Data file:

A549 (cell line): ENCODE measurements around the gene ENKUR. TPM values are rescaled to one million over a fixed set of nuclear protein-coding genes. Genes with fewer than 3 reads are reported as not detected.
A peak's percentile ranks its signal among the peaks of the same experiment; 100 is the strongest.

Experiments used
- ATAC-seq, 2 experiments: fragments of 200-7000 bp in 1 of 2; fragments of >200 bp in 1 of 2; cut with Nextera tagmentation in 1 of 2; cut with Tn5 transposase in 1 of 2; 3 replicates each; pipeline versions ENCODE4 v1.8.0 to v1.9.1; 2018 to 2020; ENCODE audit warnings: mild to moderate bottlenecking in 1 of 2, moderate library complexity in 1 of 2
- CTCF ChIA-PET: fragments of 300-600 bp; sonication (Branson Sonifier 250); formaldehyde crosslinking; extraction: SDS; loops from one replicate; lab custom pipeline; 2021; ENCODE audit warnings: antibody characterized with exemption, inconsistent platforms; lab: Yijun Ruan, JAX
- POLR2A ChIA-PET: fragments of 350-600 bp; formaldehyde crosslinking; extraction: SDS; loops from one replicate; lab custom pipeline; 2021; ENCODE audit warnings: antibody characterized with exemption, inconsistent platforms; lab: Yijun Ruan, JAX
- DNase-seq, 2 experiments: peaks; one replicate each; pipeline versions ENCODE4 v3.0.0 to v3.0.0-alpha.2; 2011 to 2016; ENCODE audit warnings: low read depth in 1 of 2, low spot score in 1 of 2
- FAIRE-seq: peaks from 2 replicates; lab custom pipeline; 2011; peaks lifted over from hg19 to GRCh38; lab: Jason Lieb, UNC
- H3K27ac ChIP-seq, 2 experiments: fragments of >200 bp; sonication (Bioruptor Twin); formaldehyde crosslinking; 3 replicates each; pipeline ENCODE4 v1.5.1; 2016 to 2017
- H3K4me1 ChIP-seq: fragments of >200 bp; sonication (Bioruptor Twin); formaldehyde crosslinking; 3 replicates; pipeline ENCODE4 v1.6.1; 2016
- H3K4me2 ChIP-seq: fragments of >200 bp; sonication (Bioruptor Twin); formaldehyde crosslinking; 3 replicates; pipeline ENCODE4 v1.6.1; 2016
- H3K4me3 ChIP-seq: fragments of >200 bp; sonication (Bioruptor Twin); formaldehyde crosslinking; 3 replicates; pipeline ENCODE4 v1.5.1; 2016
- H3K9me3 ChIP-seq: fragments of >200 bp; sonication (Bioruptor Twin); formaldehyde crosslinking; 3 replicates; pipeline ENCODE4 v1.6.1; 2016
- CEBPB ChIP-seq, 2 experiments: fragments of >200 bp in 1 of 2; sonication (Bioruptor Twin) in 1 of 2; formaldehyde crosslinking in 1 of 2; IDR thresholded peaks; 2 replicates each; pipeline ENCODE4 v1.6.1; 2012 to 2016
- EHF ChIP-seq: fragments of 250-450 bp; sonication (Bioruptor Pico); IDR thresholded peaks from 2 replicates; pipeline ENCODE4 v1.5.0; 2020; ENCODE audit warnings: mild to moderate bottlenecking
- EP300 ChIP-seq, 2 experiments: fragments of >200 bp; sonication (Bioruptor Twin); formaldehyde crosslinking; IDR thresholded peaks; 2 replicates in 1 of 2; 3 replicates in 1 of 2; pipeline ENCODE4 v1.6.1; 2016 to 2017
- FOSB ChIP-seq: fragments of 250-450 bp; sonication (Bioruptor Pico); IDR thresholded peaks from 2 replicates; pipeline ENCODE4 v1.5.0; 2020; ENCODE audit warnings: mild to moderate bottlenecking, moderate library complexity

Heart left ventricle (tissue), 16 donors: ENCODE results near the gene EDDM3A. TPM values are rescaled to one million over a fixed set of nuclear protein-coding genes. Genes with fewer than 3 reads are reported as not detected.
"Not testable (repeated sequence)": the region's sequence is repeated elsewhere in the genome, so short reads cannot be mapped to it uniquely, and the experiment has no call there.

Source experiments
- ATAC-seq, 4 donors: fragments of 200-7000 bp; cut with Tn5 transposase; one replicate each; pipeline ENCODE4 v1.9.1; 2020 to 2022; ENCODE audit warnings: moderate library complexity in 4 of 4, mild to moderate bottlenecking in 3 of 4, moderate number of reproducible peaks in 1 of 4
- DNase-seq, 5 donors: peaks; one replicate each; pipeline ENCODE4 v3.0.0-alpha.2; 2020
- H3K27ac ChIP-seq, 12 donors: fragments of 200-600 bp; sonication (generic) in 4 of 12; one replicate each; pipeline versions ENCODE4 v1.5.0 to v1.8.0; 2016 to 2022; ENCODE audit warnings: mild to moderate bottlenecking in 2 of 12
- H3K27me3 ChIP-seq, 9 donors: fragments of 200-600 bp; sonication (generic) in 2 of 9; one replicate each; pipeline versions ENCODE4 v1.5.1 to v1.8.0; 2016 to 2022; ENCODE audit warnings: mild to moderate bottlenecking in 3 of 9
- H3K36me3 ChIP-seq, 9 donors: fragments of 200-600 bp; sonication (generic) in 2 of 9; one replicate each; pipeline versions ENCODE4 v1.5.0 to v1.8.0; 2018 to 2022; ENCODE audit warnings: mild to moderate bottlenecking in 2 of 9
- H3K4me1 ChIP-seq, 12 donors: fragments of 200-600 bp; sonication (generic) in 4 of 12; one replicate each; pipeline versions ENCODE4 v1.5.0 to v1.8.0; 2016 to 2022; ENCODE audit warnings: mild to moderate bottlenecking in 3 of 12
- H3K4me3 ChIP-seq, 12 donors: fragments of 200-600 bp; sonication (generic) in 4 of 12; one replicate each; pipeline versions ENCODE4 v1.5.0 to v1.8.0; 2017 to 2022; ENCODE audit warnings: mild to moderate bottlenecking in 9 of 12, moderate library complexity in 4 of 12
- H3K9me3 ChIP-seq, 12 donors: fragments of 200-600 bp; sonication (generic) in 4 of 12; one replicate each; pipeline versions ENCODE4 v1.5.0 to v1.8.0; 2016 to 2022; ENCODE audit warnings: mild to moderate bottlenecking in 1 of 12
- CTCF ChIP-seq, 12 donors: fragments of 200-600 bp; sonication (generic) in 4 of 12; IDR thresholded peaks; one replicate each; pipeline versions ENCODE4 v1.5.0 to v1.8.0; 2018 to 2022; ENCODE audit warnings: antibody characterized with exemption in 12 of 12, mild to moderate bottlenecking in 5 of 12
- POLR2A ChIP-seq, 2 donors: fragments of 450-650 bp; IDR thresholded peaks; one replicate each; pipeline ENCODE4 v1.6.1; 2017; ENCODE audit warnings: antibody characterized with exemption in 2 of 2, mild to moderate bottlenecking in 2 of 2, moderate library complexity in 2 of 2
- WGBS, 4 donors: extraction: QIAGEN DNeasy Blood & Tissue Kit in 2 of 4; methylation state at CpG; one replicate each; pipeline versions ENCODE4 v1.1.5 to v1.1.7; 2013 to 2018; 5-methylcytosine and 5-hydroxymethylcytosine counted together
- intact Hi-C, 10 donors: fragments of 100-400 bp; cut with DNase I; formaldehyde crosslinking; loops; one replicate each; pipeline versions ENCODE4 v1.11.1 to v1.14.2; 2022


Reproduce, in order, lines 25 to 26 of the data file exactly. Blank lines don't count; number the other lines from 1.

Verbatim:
- H3K36me3 ChIP-seq, 9 donors: fragments of 200-600 bp; sonication (generic) in 2 of 9; one replicate each; pipeline versions ENCODE4 v1.5.0 to v1.8.0; 2018 to 2022; ENCODE audit warnings: mild to moderate bottlenecking in 2 of 9
- H3K4me1 ChIP-seq, 12 donors: fragments of 200-600 bp; sonication (generic) in 4 of 12; one replicate each; pipeline versions ENCODE4 v1.5.0 to v1.8.0; 2016 to 2022; ENCODE audit warnings: mild to moderate bottlenecking in 3 of 12